Breaking Down False Boundaries (PART 10 Of 10) by Tony Nester
This content is part of a series.Breaking Down False Boundaries
Rediscovering Church, Part 10 of 10
Text: Acts 10 & 11
Tony R. Nester
The Cornelius story shows us that God will find a way to
reach people who want to know Him no matter what. This
basic truth about God is at the heart of the Bible. It's an
old truth, not a new one. But it finds a new urgency and a
fresh application in the Book of Acts.
Today we bring to a conclusion this series on Rediscovering
Church. We end with the Cornelius story.
Here we see one of the great breakthroughs in the Bible.
False boundaries are overcome. Here is an image of what it
means to be the church - crossing boundaries and opening
doors to God.
Cornelius wanted to find more of God than he had yet found.
The Scripture tells us that Cornelius had been trying to
get closer to God.
He was a thoroughly good man. He had led everyone in his
house to live worshipfully before God, was always helping
people in need, and had the habit of prayer.
Cornelius, a Roman Centurion, fits the description of what
the New Testament calls a "God-fearer". "God-fearers" were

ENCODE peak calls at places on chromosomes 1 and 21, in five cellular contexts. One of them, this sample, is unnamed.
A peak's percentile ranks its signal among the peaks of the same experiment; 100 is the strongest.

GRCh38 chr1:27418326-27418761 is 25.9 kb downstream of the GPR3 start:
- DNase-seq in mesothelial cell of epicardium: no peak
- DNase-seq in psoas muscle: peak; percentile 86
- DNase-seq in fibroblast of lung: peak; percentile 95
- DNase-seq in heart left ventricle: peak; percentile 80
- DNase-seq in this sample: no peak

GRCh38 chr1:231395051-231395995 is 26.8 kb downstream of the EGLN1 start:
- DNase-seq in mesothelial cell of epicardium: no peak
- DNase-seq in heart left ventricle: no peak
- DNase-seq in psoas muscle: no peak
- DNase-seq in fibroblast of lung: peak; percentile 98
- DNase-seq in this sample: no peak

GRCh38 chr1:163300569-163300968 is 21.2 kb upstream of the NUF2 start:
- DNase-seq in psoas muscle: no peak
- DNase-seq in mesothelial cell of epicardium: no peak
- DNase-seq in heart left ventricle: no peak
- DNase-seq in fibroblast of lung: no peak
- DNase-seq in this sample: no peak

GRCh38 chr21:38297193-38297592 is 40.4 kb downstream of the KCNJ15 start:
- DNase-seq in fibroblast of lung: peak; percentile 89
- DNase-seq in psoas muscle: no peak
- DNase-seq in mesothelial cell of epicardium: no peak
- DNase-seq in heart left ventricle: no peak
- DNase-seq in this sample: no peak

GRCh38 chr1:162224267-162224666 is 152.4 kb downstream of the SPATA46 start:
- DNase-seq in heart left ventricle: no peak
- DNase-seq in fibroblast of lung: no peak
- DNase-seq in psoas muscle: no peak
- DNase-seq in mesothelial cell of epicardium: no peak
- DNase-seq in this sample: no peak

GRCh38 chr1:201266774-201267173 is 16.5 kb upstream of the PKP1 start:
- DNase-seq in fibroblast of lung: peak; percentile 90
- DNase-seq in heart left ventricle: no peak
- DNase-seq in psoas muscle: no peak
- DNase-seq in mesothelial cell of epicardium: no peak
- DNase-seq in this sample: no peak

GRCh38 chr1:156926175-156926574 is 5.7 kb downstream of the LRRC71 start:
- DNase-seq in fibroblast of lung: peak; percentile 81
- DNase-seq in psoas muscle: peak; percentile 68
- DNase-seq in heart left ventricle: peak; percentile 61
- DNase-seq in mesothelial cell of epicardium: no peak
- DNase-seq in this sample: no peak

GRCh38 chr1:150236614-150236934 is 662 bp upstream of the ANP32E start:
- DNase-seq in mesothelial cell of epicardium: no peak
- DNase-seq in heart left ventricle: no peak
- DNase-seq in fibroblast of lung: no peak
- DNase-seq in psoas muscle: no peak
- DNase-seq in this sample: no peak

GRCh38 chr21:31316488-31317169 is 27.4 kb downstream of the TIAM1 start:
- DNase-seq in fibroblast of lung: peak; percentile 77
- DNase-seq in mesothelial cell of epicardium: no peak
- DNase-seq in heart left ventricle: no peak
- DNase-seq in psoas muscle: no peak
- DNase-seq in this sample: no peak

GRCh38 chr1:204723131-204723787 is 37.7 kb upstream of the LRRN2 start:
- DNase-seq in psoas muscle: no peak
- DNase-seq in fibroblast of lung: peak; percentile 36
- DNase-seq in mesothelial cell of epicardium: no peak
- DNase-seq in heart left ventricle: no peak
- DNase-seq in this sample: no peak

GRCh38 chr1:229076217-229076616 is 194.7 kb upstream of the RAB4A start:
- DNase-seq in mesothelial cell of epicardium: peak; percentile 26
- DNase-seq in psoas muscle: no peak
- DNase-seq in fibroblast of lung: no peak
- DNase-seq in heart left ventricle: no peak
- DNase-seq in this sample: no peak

Gentiles (non-Jews) who admired what they found of God in
the Jewish faith. They adopted the belief in one God rather
than many gods. They read the Hebrews Scriptures. They
prayed to the God of Israel. Cornelius was seeking to know
But he could only go so far. He was not allowed to worship
in a Jewish synagogue. He was not welcome in Jewish homes.
Jews would not enter his home and would never share a meal
with him. For all his goodness and in spite of his search
for God he was nevertheless still treated as an "outsider"
by the Jews.
There was a way for "God-fearers" to become fully accepted
into the Jewish community. There were three requirements
for a man like Cornelius to gain that acceptance.
First, Cornelius would have to be circumcised. Jewish
babies were circumcised on their eighth day after birth
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